At the same time, one could ask the broadcaster this question: do they believe that even if this realisation were close to the truth, that this game is riddled with inadequacies and mistakes, that the ratings would then skyrocket? It’s so wrong, everything about it is wrong, twisted, insane. The image of someone digging their own grave is a pretty one (tragic as it may be), but it seems far too shallow in this context.
Just to give a few more examples of the execution he carried out with this game: supposedly Milan had the better scoring chances because they twice, rather by chance, appeared quite free in front of the opponent’s goal (Robinho, Ibrahimovic). But Barca had shown time and again how quickly they can combine. It may be that he did not consider the penalty situation as a goal-scoring opportunity – as he rejected it like the referee, while in the half-time summary the alternative speaker of the conference called it a “clear foul” – and generously passed over the many chances that did not result in a shot on goal but were clearly ablaze, but to call Milan closer to the goal was simply absurd.
In general, he starts from premises, this unspoken, from which one simply cannot assume. Milan is number 1 in Italy and has already won several Champions League titles. Does he now think that this would turn into a walk-over for Barca, just because they dismantled Leverkusen – in their own stadium in a stellar performance – that Milan would hop around like the hares of this year and slaughter themselves willy-nilly or surrender? The betting market has given its verdict. There Barca were trading at around 1.80, which equates to about 55% chance of victory. But this is by no means a one-way street, in which only the amount of the victory is discussed, so to speak.
Of course, one feels that Barca is the favourite here, even in the away game, but 55% is only 55% (the computer, by the way, estimated it at exactly 50%; one should even have tried a “Lay Barca” on the betting market, according to him, and one would have won). Many things can happen, an outcome other than a Barca victory is just as likely (according to the computer; betting market not quite). If you at least knew this as a speaker, you might already have the chance to say something sensible(r). He seemed baffled again and again that Barca didn’t create a goal-scoring chance per minute.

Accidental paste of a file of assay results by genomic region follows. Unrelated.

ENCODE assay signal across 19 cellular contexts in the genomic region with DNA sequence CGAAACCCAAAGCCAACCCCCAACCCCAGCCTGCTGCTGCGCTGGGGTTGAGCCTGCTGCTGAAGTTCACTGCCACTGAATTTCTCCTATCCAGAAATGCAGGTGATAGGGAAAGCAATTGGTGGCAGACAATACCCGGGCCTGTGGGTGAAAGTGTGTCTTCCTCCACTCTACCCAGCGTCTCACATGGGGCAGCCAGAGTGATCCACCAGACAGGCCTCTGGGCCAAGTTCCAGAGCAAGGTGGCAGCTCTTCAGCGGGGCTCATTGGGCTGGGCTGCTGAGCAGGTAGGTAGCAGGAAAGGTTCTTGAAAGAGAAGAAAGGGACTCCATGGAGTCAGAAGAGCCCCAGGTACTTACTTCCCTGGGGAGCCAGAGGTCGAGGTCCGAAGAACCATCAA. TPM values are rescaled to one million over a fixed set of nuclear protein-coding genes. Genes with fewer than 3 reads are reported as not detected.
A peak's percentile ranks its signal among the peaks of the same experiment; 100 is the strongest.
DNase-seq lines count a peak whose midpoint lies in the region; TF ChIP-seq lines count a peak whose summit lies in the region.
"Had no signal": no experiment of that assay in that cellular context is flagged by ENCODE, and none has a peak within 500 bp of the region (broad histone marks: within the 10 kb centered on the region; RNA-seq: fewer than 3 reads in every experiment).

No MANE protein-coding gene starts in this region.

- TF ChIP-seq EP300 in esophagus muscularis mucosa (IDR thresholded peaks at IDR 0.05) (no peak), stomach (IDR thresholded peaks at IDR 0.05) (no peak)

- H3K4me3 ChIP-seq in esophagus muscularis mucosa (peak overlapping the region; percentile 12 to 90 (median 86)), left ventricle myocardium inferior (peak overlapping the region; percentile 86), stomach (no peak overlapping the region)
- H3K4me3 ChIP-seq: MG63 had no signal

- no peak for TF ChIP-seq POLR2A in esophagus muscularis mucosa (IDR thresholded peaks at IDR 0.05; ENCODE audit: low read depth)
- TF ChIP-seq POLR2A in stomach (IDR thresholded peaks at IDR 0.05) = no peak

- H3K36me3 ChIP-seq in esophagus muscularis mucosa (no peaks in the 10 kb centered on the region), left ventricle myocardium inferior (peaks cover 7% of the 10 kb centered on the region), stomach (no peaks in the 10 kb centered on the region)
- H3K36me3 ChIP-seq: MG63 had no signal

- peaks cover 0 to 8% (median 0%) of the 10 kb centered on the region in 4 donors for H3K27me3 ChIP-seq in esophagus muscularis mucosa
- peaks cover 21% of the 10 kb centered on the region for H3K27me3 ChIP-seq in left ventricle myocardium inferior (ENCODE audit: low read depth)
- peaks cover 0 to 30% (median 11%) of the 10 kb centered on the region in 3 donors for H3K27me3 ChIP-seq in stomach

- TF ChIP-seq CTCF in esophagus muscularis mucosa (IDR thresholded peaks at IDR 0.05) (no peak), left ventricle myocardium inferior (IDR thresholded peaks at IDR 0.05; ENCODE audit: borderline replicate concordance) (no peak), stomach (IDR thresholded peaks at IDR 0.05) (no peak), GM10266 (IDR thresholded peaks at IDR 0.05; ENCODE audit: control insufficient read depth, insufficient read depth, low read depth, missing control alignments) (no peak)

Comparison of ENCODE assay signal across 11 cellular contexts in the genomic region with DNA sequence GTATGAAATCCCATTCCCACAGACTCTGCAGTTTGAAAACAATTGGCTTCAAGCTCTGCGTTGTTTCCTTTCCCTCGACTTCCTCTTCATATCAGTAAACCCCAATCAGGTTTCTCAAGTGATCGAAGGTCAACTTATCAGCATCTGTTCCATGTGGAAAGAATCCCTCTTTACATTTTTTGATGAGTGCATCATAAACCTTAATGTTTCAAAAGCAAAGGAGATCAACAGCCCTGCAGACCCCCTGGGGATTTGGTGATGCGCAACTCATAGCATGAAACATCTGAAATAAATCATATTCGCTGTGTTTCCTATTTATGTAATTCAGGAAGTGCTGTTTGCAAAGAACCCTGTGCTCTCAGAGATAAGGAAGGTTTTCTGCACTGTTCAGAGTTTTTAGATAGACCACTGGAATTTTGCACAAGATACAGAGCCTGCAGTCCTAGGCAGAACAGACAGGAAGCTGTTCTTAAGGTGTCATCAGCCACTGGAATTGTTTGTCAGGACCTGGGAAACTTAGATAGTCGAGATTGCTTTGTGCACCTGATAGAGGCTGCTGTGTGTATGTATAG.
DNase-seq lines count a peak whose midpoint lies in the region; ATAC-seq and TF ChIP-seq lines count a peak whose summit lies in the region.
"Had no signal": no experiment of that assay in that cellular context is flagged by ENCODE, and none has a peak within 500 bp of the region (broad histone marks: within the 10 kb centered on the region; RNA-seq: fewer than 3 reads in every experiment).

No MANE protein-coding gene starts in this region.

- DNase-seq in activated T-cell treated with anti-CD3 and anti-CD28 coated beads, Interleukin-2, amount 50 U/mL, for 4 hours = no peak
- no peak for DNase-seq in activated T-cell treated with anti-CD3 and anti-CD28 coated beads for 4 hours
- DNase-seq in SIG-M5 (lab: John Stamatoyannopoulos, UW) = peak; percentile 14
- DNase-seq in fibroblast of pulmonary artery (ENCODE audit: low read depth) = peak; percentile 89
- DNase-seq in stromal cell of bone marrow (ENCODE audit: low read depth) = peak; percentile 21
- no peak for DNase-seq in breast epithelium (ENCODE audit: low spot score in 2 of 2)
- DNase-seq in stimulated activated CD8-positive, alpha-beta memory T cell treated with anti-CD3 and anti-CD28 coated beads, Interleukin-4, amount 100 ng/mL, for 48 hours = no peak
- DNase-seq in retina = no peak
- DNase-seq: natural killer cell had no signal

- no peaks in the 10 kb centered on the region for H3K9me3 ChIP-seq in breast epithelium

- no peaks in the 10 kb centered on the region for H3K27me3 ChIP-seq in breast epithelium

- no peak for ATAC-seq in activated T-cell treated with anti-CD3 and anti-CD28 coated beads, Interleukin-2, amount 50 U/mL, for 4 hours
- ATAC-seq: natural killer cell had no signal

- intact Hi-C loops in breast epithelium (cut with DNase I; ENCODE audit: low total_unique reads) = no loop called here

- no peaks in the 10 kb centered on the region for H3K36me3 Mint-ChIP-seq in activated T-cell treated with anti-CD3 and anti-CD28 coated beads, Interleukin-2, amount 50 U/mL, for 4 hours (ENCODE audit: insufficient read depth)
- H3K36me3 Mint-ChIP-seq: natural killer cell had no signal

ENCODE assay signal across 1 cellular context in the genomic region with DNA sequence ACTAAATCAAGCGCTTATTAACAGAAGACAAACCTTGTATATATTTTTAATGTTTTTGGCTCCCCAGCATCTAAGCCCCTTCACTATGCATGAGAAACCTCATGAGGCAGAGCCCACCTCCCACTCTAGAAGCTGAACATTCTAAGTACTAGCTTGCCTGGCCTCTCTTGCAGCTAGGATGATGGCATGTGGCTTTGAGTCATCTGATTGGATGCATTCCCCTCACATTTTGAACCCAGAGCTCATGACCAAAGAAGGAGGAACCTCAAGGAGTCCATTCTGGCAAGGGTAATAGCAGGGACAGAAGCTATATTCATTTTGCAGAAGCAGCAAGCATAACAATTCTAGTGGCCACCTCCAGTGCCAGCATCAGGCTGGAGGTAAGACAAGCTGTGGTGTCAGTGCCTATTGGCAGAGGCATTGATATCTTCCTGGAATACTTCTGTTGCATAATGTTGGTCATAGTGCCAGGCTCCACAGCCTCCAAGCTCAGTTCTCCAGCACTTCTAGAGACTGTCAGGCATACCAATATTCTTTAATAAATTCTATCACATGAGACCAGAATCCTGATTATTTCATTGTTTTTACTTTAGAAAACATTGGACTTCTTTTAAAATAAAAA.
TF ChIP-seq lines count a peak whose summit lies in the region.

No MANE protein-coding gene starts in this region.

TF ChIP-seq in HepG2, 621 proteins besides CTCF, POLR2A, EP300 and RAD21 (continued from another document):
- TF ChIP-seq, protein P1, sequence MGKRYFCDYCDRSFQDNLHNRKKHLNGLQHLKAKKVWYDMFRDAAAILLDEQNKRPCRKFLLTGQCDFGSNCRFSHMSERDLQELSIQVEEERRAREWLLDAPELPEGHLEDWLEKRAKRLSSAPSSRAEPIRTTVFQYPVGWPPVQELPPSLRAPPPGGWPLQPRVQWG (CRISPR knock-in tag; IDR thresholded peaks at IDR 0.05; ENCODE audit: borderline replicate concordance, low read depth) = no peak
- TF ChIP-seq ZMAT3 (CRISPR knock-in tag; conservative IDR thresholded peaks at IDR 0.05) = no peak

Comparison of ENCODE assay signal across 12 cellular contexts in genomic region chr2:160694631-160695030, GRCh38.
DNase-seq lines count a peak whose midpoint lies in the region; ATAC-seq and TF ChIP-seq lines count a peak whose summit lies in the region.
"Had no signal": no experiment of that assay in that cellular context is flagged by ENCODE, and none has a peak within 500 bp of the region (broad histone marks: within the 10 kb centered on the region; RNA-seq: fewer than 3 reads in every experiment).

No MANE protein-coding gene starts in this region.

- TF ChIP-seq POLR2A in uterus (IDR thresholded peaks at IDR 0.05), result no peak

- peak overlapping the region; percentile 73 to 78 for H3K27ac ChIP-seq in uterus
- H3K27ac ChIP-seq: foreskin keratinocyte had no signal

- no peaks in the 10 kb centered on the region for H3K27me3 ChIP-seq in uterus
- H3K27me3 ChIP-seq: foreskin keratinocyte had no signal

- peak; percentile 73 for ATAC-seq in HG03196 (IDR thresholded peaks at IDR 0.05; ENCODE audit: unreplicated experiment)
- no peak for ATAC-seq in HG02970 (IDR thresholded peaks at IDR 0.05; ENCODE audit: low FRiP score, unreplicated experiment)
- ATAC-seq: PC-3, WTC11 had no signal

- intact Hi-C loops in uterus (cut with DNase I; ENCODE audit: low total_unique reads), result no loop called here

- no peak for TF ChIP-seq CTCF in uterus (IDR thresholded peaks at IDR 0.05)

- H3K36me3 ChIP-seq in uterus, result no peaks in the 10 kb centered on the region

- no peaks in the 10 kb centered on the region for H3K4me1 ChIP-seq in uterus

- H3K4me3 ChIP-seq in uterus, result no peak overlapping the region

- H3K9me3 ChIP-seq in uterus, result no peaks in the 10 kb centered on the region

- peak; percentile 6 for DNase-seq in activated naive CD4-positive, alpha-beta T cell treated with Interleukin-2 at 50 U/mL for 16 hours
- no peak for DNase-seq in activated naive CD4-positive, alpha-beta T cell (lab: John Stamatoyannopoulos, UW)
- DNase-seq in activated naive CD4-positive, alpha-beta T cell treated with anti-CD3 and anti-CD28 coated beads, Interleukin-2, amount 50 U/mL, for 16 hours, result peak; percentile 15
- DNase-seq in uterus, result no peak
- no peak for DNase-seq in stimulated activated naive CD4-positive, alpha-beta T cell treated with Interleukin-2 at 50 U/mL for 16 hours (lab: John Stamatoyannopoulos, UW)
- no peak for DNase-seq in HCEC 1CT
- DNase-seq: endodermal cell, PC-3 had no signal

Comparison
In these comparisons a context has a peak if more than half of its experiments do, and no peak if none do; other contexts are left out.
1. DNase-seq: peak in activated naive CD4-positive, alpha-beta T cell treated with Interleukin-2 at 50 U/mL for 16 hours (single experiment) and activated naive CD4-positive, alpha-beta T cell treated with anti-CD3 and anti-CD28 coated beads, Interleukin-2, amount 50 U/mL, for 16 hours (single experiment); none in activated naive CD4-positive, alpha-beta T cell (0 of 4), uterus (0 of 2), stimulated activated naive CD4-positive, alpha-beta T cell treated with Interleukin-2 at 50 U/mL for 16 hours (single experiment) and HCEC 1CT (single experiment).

By the way, this “analysis” is quite absurd: “Barca is not as dominant as usual in the Champions League. On average they have over 70% possession in all games so far, today only 66%.” Well, here too he would have fulfilled all the requirements for a briefing. The over 70% figure includes all home games, in which they have even more possession. In addition, the group games against sometimes much weaker opponents were included (Viktoria Pilsen, for example). What is this nonsense he is talking about? 66% is simply gigantic, and that in a foreign stadium against one of the absolute heavyweights of the Champions League.
The senseless story went on and on. When Barca still didn’t lead about midway through the second half and Milan, for their part, got to a couple of almost really good actions, he said that Milan had stuck to the tactics well so far and were “actually getting it together pretty well so far.” (Gloating is always there, appreciation, serious, sincere admiration anyway not, joy not remotely, and snideness omnipresent, evident in the choice of words alone).
A short time later, when Barca again skilfully opened up their own game for a few scenes and thus gradually pushed the opponent back, this absurd cross-shot came from him: “Milan far too passive in this phase.” Rumms, the second one, but this time it was clearly below the belt.
It’s such an unbelievable, unbearable drivel, delivered without any sense or sympathy, that you seriously can’t imagine that anyone responsible for the channel has ever done this to themselves before. No, this CAN DEFINITELY NOT BE CONSIDERED.
The most one should regret is that it is such a beautiful game, football, and that it is spoiled night after night by such boneheads, of whom the main culprits are of course the makers, not the announcers themselves, although stupidity is no sin, but bigotry, arrogance, malice and snideness could go a long way in that direction. If at least ONE sentence in an analysis were correct now and then. But that doesn’t happen either…
The district class is not the game he wants to sell us as such a potpourri of inadequacies (no, HE really does NOT want to sell, he wants to force you to switch off), no, the district class sits in the announcer’s booth.